author paulson Thu, 01 May 2003 11:54:18 +0200 changeset 13944 9b34607cd83e parent 7998 3d0c34795831 child 13949 0ce528cd6f19 permissions -rw-r--r--
new proofs about direct products, etc.
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<H2>Algebra: Theories of Rings and Polynomials</H2>

<P>This development of univariate polynomials is separated into an
abstract development of rings and the development of polynomials
itself. The formalisation is based on [Jacobson1985], and polynomials
have a sparse, mathematical representation. These theories were
developed as a base for the integration of a computer algebra system
to Isabelle [Ballarin1999], and was designed to match implementations
of these domains in some typed computer algebra systems.  Summary:

<P><EM>Rings:</EM>
Classes of rings are represented by axiomatic type classes. The
following are available:

<PRE>
ringS:	Syntactic class
ring:		Commutative rings with one (including a summation
operator, which is needed for the polynomials)
domain:	Integral domains
factorial:	Factorial domains (divisor chain condition is missing)
pid:		Principal ideal domains
field:	Fields
</PRE>

Also, some facts about ring homomorphisms and ideals are mechanised.

<P><EM>Polynomials:</EM>
Polynomials have a natural, mathematical representation. Facts about
the following topics are provided:

<LI>Degree function
<LI> Universal Property, evaluation homomorphism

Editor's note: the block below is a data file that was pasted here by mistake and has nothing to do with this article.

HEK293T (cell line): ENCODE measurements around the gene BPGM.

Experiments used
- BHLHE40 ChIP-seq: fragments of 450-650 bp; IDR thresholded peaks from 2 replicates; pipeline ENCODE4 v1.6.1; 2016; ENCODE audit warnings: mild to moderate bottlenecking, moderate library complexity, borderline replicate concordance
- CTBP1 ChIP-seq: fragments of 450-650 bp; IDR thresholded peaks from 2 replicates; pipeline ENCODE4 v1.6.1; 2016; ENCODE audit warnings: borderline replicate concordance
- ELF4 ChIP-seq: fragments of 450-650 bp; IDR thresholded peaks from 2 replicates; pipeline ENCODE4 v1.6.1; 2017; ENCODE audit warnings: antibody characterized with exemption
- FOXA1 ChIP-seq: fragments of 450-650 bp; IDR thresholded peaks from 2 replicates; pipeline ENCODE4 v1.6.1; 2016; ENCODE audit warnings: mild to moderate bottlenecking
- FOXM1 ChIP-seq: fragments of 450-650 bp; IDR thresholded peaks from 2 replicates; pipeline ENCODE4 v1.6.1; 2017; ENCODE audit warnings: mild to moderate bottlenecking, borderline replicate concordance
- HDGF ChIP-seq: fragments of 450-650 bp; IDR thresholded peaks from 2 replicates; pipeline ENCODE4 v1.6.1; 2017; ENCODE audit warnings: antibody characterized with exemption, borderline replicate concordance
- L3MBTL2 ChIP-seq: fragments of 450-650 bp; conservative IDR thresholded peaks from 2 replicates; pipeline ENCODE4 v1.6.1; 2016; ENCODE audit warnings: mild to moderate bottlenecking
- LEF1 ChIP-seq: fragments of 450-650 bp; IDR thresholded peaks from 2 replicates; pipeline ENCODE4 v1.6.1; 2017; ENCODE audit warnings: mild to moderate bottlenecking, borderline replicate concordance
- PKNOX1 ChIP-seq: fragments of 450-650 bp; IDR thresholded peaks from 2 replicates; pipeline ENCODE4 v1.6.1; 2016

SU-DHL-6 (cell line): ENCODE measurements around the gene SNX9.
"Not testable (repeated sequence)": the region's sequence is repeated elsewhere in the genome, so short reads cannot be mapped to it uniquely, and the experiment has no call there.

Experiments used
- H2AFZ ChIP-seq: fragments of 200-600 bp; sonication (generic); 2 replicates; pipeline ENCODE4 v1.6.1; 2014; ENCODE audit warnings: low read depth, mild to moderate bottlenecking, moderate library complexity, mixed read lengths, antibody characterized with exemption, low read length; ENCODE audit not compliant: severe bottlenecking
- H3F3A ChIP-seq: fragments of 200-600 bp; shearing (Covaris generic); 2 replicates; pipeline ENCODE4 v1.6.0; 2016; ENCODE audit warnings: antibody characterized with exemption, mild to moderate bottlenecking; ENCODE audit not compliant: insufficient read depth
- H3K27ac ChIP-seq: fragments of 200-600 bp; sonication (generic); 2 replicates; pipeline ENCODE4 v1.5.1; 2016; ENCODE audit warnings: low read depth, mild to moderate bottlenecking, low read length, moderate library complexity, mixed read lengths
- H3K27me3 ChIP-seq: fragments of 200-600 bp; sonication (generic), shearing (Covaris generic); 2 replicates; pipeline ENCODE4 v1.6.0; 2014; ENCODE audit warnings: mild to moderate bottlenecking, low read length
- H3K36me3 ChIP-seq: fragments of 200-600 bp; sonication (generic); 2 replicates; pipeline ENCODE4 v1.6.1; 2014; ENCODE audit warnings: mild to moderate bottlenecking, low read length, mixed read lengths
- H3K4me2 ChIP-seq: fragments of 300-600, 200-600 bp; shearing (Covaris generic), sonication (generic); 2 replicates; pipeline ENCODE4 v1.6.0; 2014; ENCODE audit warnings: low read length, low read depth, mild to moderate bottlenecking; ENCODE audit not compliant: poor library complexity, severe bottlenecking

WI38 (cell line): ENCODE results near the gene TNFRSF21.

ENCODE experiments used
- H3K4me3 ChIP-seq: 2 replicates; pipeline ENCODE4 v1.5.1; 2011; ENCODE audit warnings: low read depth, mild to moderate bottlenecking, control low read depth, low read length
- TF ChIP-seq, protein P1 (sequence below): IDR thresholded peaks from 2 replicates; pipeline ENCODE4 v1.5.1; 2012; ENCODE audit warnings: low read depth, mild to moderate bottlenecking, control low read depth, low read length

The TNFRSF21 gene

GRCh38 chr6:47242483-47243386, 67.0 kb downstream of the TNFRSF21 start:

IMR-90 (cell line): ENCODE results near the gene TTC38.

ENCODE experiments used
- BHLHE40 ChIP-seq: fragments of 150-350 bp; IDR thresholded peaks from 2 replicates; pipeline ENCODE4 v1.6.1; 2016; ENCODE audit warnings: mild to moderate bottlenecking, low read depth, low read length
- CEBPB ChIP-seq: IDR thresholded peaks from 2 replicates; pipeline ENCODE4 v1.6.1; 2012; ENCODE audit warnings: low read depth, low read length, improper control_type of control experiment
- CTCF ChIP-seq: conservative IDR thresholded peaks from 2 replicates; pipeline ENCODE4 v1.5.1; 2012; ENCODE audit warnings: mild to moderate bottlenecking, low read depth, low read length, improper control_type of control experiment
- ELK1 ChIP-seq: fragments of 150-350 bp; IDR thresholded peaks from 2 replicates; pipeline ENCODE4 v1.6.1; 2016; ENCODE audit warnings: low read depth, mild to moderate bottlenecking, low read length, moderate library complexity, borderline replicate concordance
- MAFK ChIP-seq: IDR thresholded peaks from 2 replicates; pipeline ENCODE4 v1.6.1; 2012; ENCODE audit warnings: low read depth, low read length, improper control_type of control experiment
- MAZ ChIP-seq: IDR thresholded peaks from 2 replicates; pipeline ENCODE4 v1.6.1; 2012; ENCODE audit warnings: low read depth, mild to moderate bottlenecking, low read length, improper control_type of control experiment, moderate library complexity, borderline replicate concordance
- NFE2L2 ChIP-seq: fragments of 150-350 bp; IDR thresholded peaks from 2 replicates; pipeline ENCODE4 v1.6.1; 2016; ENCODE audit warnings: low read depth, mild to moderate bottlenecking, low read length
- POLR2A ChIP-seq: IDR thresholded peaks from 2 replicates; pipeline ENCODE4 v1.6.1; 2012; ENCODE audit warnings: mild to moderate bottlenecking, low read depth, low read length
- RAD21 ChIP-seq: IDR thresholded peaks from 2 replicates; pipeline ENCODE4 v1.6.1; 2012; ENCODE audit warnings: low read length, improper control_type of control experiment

<LI>Long division (existence and uniqueness)
<LI>Polynomials over a ring form a ring
<LI>Polynomials over an integral domain form an integral domain

<P>Still missing are
Polynomials over a factorial domain form a factorial domain
(difficult), and polynomials over a field form a pid.

<P>[Jacobson1985] Nathan Jacobson, Basic Algebra I, Freeman, 1985.

<P>[Ballarin1999] Clemens Ballarin, Computer Algebra and Theorem Proving,
Author's <A HREF="http://iaks-www.ira.uka.de/iaks-calmet/ballarin/publications.html">PhD thesis</A>, 1999.

<H2>GroupTheory -- Group Theory using Locales, including Sylow's Theorem</H2>

<P>This directory presents proofs about group theory, by
Florian Kammüller.  (Later, Larry Paulson simplified some of the proofs.)
These theories use locales and were indeed the original motivation for
locales.  However, this treatment of groups must still be regarded as
experimental.  We can expect to see refinements in the future.

Here is an outline of the directory's contents:

<UL> <LI>Theory <A HREF="Group.html"><CODE>Group</CODE></A> defines
semigroups, groups, homomorphisms and the subgroup relation.  It also defines
the product of two groups.  It defines the factorization of a group and shows
that the factorization a normal subgroup is a group.

<LI>Theory <A HREF="Bij.html"><CODE>Bij</CODE></A>
defines bijections over sets and operations on them and shows that they
are a group.  It shows that automorphisms form a group.

<LI>Theory <A HREF="Ring.html"><CODE>Ring</CODE></A> defines rings and proves
a few basic theorems.  Ring automorphisms are shown to form a group.

<LI>Theory <A HREF="Sylow.html"><CODE>Sylow</CODE></A>
contains a proof of the first Sylow theorem.

<LI>Theory <A HREF="Summation.html"><CODE>Summation</CODE></A> Extends
abelian groups by a summation operator for finite sets (provided by
Clemens Ballarin).
</UL>

<HR>